The number of letters of inquiry daily received makes it necessary for us to state distinctly again our terms of subscription. The payment of $50 entitles one to become a Life Member, and to receive for life (without further fees) all of the publications of the Society.
The payment of $3 entitles one to become an Annual Member of the Society, and to receive for twelve months our Monthly Papers, and any other publications which the Society may issue during the year.
Those who are not entitled to become Members of the Society, or who do not prefer to do so, can become subscribers to our Monthly Papers by paying $3 per annum.
Payments must be made invariably in advance.
We hope that our friends will aid us in securing advertisements, such as are suitable to our columns. Our issues go into every section of the country, and among the very best classes of our people, and we believe that we present an admirable medium of advertising.
The Society's Responsibility for what we Publish.
There are, of course, differences of opinion among prominent actors in the Confederate struggle as to many of the events, and we are liable to make publications which will arouse these differences. It should be understood that the Executive Committee are not to be considered as endorsing, and the Society is not to be held responsible for everything which we publish.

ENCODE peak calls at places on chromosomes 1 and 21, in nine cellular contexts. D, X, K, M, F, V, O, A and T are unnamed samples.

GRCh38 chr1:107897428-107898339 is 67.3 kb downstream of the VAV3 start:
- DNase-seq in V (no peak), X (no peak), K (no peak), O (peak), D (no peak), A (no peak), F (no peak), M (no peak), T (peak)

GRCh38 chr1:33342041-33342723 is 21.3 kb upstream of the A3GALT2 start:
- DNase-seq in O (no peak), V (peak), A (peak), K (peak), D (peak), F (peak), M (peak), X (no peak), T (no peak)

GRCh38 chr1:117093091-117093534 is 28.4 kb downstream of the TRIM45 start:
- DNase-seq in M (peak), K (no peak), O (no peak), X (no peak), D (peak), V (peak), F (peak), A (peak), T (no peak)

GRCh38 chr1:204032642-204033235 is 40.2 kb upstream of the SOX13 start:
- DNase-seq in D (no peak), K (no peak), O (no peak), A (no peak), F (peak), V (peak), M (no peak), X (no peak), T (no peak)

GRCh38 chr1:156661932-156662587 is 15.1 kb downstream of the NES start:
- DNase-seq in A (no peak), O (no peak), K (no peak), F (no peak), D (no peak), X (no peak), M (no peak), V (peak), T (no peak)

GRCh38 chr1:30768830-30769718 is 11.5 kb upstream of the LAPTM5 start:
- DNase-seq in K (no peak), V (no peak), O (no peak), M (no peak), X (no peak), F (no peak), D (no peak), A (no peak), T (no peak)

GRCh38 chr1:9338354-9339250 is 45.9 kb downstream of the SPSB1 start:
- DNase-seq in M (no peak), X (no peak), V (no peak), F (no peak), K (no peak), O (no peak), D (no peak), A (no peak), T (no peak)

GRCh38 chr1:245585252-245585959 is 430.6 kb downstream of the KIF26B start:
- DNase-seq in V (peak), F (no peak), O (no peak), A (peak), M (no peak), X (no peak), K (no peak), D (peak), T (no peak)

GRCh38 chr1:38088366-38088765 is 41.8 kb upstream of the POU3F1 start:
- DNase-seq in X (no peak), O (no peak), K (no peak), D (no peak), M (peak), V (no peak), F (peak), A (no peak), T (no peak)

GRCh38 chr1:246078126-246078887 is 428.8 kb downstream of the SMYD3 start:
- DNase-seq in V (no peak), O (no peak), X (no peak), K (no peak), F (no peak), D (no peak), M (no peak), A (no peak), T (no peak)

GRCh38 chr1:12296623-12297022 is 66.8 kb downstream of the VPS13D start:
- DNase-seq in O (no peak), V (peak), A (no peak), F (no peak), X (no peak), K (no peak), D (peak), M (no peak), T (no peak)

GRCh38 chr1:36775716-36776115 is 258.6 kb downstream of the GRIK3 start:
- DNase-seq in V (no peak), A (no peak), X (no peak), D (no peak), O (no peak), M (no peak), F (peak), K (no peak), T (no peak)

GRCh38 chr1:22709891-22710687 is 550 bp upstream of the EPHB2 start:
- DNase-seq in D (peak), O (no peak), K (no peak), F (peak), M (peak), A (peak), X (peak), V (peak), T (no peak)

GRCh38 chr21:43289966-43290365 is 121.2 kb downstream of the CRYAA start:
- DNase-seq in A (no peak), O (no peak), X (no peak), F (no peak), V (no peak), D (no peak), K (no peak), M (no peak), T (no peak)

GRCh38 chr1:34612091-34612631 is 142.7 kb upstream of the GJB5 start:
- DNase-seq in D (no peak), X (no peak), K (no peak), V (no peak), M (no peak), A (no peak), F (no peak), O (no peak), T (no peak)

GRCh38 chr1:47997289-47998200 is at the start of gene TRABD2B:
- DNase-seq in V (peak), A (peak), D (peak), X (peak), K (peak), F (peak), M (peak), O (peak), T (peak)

Indeed, we may sometimes publish what we differ from, on the principle that if errors endorsed by responsible names creep into our archives, they had better be published now, while men competent to correct them are living, than to turn up in future years when probably no one will be able to refute them.
Our Next (March) Number.
The recent attempt of Mr. Blaine to "fire the Northern heart," by reviving the stories of "Rebel barbarity" to prisoners of war, and the eagerness with which the Radical press of the North caught up the old charge, and are still echoing it through the land, have made us feel that the time has come when this question of the treatment of prisoners during the late war should be fully ventilated, and our Confederate Government and people put right on the record concerning it. We shall, therefore, devote the next number of our Papers to this subject. We expect to be able to establish some such points as the following: